Got it 8) You pinpointed my trouble

Is it OK to post multiple questions in one topic? I have so many of them...

About NA and Inference questions:

"If the sentence above are true, which one of the following must be true"
"The information above provides the most support for which of the following"
"Which of the following is most strongly supported by the xxx statement"

Do we need to assume on every Inference question that argument in stimulus is VALID?
If yes, then do we need also to assume that all necessary assumptions within original argument are true?

For example:

P: A-->B
C:A-->D

Necessary assumption: B Some D

If the sentences above are true, which one of the following must be true

Correct answer: B some D

Thank you!

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Christine (MLSAT)
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Re: Sufficient vs Necessary

Postby Christine (MLSAT) » Thu Dec 19, 2013 9:46 am

Walrus, you've exactly right! The only thing is, you aren't *assuming* the argument is valid - the question stem *tells* you that the argument must be valid.

Inference questions often just have a laundry list of factoids with no particular structure to them, and you have to accept the whole business as true. But occasionally an inference question does actually contain an argument. In that case, since you must accept every piece of the stimulus as true (the question stem tells you that you must), then you have accept that the argument works. If you accept that the argument works, then any assumptions that are necessary in order to make the argument work must ALSO be true.

Inference questions are not the only questions, in fact, where this nasty little 'nested argument' bit can crop up. The same drama could unfold in an 'Identify the Disagreement question'!

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Christine (MLSAT)
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Re: Sufficient vs Necessary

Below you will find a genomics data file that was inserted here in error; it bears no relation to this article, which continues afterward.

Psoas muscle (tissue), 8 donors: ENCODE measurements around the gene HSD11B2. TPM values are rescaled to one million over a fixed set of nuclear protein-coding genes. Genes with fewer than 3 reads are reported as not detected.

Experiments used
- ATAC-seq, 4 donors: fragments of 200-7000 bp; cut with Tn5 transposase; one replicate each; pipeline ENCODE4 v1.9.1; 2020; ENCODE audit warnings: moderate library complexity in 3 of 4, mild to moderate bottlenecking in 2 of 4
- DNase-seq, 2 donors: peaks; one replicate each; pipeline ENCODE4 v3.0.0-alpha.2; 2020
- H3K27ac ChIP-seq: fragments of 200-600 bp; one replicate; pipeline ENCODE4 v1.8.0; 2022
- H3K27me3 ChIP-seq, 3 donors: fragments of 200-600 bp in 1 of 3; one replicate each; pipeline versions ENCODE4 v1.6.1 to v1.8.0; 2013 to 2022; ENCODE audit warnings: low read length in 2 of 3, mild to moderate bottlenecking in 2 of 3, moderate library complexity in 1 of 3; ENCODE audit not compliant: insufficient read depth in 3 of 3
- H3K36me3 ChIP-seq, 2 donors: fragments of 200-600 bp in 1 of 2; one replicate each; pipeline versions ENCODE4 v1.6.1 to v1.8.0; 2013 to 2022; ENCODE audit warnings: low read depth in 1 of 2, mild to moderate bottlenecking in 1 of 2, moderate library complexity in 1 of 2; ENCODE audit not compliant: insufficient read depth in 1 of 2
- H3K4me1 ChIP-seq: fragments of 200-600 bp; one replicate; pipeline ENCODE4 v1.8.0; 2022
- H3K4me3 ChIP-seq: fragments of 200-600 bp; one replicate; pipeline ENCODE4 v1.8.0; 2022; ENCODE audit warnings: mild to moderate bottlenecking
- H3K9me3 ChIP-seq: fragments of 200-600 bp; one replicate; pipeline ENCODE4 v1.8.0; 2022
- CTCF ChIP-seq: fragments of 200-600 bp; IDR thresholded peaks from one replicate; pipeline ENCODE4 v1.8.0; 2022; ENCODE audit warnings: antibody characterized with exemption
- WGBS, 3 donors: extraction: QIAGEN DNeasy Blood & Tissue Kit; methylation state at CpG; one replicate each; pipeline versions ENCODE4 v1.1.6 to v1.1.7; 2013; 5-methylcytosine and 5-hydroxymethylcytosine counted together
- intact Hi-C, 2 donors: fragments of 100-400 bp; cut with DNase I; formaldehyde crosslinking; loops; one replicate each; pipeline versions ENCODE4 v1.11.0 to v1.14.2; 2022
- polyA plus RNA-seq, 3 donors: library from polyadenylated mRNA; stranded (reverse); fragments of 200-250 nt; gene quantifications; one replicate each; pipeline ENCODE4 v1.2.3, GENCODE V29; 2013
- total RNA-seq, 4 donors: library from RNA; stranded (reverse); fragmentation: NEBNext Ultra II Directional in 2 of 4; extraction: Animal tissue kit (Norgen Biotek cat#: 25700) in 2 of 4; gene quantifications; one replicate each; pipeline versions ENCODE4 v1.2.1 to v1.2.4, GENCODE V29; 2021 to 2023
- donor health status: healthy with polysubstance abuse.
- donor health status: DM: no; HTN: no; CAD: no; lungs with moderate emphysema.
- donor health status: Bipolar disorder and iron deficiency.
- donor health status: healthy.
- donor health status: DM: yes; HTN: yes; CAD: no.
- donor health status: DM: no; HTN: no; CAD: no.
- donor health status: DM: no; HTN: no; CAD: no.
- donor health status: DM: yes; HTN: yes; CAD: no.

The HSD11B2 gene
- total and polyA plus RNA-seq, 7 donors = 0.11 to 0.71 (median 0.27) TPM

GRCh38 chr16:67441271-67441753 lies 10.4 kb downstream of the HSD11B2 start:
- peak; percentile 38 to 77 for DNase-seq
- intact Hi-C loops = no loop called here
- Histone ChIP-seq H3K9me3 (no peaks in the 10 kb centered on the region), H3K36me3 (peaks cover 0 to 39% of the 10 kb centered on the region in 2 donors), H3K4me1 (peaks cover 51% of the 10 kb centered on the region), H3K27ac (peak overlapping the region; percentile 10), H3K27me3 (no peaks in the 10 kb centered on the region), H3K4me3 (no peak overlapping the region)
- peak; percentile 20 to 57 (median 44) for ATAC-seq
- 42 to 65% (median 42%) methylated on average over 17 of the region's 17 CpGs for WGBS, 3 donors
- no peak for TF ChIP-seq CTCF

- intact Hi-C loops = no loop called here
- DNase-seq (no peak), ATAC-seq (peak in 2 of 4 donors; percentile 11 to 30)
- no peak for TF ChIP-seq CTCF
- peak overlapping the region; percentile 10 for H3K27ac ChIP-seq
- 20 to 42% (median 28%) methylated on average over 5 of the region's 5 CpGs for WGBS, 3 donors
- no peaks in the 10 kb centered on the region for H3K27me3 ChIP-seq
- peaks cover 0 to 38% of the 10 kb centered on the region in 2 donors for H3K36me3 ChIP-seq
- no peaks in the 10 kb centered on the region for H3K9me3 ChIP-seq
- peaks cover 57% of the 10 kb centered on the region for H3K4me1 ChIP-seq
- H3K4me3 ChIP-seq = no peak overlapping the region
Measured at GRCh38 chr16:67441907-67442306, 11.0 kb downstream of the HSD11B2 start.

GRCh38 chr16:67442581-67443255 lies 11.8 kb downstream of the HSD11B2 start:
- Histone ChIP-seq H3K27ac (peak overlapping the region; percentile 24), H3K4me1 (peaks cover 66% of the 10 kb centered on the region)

Postby Christine (MLSAT) » Thu Dec 19, 2013 9:48 am

Clearly wrote:Welcome to TLS Christine!


Thanks!! It's been a long time since I haunted these boards as a student! It's fun to be back. :p

KDLMaj
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Re: Sufficient vs Necessary

Postby KDLMaj » Fri Dec 20, 2013 1:30 am

My slightly different two cents:

You're vastly overthinking "enables" and are missing the point of the question. People gave some great definitions of sufficient and necessary, but if you want a more LSAT-specific practical distinction between the two, here're the real-world implications on the exam::

First, it's less helpful to think about "Necessary Assumptions" and "Sufficient Assumptions" than it is to think about "Necessary Assumption QUESTIONS" and "Sufficient Assumption QUESTIONS". The question type just refers to the format of the answer choice. The "assumption" of a stimulus isn't dependent on the question type- just the way the answer will be written. (i.e. assigning a stimulus to a flaw question and then to a necessary assumption question doesn't actually change what's wrong with the stimulus)

The actual patterns of the answers are based on the argument type of the stimulus. There are fundamentally two types of arguments on the LSAT: shifts in scope (apples and oranges) and overlooked possibilities (conclusion too strong- author assumes things didn't happen). (There are a rare few that don't fit these molds, but they virtually never show up in assumption questions) The LSAT is incredibly patterned about the way it writes its answer choices, and they almost always follow these rules: